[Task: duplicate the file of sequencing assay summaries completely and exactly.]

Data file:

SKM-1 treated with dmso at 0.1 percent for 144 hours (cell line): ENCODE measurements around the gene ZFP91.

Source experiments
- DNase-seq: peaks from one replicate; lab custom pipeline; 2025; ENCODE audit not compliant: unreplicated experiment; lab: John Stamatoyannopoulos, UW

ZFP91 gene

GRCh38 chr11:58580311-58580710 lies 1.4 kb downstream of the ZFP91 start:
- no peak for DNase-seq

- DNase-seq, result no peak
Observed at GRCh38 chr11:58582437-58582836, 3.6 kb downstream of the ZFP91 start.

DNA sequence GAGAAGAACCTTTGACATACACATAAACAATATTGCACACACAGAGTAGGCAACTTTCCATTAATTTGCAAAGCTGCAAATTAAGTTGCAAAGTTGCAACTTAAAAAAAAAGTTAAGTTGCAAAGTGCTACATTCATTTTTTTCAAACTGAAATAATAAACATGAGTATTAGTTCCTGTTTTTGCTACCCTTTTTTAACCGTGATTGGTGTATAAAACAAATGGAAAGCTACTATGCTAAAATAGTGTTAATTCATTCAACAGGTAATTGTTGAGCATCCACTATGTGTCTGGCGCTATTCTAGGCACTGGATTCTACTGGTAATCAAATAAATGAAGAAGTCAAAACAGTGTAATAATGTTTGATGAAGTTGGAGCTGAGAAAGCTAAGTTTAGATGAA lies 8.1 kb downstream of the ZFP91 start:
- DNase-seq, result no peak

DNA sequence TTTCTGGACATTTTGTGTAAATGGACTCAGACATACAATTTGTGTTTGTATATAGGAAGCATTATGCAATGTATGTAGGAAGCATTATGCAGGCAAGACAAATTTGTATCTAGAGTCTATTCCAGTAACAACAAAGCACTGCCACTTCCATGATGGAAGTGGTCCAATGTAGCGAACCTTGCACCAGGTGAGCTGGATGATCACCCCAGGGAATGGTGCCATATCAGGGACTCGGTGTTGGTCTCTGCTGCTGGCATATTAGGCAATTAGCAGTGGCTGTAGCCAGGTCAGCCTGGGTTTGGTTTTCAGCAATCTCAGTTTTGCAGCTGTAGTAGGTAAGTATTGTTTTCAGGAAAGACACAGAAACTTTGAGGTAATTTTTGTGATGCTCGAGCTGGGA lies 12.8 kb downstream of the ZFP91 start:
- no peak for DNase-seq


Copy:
SKM-1 treated with dmso at 0.1 percent for 144 hours (cell line): ENCODE measurements around the gene ZFP91.

Source experiments
- DNase-seq: peaks from one replicate; lab custom pipeline; 2025; ENCODE audit not compliant: unreplicated experiment; lab: John Stamatoyannopoulos, UW

ZFP91 gene

GRCh38 chr11:58580311-58580710 lies 1.4 kb downstream of the ZFP91 start:
- no peak for DNase-seq

- DNase-seq, result no peak
Observed at GRCh38 chr11:58582437-58582836, 3.6 kb downstream of the ZFP91 start.

DNA sequence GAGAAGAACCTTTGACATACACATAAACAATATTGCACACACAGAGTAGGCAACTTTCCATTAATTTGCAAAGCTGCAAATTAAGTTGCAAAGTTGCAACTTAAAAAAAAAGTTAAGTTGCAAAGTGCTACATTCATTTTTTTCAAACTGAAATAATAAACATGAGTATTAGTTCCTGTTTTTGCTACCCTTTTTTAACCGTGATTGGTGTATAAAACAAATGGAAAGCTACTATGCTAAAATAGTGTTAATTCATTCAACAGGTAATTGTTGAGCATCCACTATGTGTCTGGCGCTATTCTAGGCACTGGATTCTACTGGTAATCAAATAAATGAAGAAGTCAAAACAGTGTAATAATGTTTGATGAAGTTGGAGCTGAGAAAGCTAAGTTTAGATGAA lies 8.1 kb downstream of the ZFP91 start:
- DNase-seq, result no peak

DNA sequence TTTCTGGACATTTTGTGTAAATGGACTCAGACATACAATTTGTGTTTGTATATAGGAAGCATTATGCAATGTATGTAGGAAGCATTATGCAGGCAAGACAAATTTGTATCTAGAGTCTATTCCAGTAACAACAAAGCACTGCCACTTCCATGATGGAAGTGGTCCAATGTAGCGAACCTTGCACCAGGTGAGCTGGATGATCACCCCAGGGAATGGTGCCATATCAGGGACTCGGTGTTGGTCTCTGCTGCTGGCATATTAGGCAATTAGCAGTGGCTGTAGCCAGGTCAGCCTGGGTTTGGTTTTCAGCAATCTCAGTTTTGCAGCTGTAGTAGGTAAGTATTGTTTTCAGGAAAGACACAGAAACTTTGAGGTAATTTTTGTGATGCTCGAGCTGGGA lies 12.8 kb downstream of the ZFP91 start:
- no peak for DNase-seq